If the Sony A90J does have two HDMI 2.1 inputs (HDMI 3 and 4), the VRR (Variable Refresh Rate) functionality which eliminates image tearing and stuttering is not yet activated. An update should correct the problem, but for the moment, it is necessary to do without the VRR. On the other hand, support for 4K at 120 Hz is topical, as is automatic switching to game mode (ALLM – Auto Low Latency Mode). Finally, as on last year's Sony Oled models, branding management is still just as aggressive and we have noticed drops in brightness when playing FIFA 21 for example, which is not the case on televisions. LG Oled.


    The thermal signature of the Sony 65A90J and its Oled panel.

    Oled technology is not affected by the clouding phenomenon since this defect only affects LCD televisions using a light diffuser. We didn't notice any banding issues either. The homogeneity of the brightness on the panel is good and the average difference is measured at only 6% over the 65 inches of the television. This excellent result is again explained by the use of OLED technology.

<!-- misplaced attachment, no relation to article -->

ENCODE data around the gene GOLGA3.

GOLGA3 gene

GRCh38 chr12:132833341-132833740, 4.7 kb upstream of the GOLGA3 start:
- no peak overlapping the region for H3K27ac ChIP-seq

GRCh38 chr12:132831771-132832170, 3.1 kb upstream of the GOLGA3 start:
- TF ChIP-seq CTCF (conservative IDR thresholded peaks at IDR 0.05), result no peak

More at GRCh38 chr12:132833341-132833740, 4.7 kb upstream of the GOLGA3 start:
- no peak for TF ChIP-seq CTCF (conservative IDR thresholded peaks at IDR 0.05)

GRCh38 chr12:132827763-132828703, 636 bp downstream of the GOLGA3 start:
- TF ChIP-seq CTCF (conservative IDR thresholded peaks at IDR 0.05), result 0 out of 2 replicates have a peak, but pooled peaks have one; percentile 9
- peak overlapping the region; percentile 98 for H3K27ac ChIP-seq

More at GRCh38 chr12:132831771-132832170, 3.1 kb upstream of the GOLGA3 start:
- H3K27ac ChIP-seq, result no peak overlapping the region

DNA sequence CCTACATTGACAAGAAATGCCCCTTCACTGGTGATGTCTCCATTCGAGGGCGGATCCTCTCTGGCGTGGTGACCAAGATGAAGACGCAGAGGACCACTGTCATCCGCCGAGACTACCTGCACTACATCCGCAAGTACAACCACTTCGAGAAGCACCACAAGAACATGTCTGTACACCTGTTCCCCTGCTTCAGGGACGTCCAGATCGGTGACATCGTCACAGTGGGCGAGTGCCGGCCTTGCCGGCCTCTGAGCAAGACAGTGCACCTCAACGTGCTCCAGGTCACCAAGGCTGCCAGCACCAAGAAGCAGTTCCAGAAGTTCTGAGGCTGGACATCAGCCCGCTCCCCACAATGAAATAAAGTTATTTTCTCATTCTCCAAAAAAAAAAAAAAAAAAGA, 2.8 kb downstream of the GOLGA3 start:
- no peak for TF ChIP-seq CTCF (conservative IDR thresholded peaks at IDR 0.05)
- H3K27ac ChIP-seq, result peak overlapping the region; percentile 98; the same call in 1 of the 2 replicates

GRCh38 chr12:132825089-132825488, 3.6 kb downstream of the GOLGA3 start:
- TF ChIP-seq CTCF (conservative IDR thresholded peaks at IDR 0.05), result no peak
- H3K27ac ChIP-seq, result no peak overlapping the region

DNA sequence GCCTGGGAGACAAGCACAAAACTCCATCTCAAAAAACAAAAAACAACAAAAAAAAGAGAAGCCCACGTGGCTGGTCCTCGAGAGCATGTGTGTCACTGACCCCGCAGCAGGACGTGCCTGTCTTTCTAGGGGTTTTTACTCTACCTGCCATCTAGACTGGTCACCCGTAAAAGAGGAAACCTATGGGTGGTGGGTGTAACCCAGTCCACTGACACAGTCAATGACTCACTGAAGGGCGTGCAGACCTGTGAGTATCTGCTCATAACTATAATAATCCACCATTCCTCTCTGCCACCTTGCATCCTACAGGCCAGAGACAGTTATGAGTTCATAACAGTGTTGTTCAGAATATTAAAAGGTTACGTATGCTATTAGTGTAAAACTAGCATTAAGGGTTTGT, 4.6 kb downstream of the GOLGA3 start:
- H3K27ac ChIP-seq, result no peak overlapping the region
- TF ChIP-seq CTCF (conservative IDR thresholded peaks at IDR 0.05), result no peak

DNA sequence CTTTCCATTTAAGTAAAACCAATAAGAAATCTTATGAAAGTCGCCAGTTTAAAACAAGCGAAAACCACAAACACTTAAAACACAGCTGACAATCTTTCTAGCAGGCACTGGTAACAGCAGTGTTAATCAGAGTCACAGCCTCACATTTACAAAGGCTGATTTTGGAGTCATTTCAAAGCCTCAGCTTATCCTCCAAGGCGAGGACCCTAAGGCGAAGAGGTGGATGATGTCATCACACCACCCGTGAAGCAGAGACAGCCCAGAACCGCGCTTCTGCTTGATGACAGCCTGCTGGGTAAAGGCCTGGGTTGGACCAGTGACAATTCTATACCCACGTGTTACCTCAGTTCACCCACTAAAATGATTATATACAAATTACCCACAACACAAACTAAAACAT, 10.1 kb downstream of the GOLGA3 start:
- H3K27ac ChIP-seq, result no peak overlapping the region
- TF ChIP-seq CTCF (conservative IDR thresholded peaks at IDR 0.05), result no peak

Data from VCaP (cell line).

Remember, however, that some television users encounter marking problems. Very extensive tests have shown that the marking of modern OLED panels is limited during everyday use. We have never seen this problem on the models we test, but we focus our tests on cinema, TV series and video game use. Continuous news channels displaying banners with saturated colors (red, blue or green) seem to pose a problem, especially when the brightness is pushed to the maximum. The risk of marking exists and cannot be totally ignored. Remember that it is essential to turn off the television using the remote control and that it is not recommended to disconnect it completely from the power supply. The television performs maintenance operations on the screen when it is on standby in order to preserve uniformity and precisely to avoid marking problems. Since 2020, manufacturers have much more aggressive algorithms to reduce the brightness of fixed logos, for example, and cases of marking are increasingly rare.